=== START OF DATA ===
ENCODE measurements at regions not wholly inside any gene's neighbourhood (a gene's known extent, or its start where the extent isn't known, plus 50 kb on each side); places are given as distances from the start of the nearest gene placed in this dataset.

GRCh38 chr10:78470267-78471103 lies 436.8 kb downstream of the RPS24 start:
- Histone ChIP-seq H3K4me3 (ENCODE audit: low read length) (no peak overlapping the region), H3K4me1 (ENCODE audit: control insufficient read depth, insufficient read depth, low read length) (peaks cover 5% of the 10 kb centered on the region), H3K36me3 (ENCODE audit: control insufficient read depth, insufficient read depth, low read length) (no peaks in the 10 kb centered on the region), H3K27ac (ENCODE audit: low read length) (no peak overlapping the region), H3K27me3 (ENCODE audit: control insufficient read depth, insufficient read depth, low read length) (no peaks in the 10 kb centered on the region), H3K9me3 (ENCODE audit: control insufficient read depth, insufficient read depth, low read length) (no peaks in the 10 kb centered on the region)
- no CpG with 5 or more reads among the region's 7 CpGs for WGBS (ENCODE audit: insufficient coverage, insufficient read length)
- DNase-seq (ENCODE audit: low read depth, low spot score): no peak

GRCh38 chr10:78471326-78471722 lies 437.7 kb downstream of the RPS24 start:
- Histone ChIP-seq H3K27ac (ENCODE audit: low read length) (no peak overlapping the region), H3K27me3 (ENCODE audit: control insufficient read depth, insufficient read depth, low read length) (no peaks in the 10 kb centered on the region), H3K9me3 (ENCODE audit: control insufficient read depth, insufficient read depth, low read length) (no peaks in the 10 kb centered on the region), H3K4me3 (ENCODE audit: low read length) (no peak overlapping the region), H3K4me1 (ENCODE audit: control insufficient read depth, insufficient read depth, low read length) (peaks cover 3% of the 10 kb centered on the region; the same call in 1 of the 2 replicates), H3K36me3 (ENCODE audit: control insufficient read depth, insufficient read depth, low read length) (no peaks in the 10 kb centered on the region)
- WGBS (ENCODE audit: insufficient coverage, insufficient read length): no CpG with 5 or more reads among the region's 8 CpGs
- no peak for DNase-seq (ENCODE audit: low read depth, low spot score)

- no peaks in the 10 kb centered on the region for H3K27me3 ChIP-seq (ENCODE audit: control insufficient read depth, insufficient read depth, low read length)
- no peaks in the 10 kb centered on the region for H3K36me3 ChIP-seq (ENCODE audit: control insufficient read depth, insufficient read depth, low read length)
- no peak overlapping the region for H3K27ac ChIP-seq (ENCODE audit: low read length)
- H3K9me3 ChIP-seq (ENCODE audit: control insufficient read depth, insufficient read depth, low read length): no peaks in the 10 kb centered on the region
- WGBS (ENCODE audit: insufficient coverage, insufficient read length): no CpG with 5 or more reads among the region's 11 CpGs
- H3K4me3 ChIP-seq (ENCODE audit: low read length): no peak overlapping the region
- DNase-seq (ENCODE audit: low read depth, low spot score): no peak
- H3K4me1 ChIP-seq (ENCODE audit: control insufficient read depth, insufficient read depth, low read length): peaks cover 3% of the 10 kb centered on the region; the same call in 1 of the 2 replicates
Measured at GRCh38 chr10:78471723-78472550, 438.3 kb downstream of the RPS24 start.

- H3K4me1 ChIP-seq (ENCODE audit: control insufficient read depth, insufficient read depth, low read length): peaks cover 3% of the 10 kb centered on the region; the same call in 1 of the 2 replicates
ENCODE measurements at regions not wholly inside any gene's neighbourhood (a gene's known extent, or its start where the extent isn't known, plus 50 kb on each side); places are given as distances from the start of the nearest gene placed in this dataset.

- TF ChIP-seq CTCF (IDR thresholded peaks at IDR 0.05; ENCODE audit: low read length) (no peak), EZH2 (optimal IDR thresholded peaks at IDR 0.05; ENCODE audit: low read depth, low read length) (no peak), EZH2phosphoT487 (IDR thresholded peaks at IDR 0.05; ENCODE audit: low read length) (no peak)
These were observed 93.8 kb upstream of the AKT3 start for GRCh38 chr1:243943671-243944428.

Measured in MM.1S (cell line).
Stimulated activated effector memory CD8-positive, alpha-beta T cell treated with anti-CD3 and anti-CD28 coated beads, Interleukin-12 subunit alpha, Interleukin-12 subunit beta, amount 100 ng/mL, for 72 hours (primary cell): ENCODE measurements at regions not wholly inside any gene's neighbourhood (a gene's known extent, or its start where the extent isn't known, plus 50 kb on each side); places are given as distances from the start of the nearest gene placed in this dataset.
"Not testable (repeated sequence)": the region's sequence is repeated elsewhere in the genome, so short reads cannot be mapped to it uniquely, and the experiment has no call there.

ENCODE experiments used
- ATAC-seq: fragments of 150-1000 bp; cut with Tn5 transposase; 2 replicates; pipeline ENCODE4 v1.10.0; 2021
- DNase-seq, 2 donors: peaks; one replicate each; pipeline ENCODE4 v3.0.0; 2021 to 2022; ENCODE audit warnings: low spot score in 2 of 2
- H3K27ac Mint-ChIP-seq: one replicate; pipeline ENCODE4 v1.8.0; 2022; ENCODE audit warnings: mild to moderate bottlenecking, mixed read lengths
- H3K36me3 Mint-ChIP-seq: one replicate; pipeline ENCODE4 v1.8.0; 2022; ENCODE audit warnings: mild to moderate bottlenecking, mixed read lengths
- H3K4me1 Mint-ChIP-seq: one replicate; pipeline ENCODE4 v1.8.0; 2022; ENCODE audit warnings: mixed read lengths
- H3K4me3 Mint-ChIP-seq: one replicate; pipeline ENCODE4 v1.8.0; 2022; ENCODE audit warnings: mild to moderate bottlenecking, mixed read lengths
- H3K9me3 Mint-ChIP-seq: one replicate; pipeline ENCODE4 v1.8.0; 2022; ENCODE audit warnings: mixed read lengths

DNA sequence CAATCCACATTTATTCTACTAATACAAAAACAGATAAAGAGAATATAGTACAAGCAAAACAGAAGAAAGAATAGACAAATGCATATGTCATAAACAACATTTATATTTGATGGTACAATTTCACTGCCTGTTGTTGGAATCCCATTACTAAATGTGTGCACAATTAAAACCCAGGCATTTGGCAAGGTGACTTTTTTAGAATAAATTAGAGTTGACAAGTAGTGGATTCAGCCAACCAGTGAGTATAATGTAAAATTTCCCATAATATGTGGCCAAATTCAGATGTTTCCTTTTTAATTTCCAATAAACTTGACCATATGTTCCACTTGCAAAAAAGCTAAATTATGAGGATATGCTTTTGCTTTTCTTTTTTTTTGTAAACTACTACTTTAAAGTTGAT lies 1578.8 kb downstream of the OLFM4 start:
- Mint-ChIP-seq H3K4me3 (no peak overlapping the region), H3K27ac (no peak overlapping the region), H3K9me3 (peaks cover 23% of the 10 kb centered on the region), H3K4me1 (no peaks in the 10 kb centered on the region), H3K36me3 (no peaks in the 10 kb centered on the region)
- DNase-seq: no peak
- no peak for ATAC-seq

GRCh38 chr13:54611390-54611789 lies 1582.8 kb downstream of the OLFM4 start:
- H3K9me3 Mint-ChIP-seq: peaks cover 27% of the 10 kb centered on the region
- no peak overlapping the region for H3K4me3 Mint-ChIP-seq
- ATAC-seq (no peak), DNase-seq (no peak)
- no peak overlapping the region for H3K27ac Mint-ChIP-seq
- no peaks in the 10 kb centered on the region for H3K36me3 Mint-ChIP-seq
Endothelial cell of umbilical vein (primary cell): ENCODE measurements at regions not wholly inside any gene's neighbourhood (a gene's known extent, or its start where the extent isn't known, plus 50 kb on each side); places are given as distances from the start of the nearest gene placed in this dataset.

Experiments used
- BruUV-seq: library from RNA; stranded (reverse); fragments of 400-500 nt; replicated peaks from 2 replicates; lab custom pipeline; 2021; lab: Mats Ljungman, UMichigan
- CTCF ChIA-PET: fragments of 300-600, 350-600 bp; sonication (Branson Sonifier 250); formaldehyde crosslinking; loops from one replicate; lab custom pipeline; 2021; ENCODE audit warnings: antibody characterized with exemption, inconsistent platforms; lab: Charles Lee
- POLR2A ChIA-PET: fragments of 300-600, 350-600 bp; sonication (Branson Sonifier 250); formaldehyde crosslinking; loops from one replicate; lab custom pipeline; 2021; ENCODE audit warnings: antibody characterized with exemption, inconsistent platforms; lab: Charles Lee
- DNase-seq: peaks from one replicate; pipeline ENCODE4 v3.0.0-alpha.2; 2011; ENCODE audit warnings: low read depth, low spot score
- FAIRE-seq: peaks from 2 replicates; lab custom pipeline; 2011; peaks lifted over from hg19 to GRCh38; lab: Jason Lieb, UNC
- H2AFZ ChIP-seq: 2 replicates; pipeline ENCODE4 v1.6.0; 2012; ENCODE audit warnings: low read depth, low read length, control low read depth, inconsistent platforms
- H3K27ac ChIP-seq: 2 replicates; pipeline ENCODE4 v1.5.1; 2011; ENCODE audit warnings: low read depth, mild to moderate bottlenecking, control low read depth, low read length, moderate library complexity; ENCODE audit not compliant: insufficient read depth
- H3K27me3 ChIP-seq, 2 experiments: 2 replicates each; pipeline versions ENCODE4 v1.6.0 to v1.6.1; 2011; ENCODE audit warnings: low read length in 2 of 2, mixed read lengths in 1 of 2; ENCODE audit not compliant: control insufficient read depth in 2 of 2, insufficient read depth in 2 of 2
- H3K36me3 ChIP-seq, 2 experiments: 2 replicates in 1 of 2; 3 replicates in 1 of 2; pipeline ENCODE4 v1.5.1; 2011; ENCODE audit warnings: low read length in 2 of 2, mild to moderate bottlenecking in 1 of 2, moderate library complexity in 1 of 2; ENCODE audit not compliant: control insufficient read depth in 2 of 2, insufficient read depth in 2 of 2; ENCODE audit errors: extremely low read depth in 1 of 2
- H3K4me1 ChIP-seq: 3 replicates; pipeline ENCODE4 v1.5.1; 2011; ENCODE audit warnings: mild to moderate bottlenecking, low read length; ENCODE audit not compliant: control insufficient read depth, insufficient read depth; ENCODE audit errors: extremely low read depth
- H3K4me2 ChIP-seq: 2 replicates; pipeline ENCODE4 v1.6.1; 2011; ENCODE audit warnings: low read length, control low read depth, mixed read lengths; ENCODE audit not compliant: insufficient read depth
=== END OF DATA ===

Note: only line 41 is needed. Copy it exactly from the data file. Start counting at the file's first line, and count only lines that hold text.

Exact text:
- ATAC-seq (no peak), DNase-seq (no peak)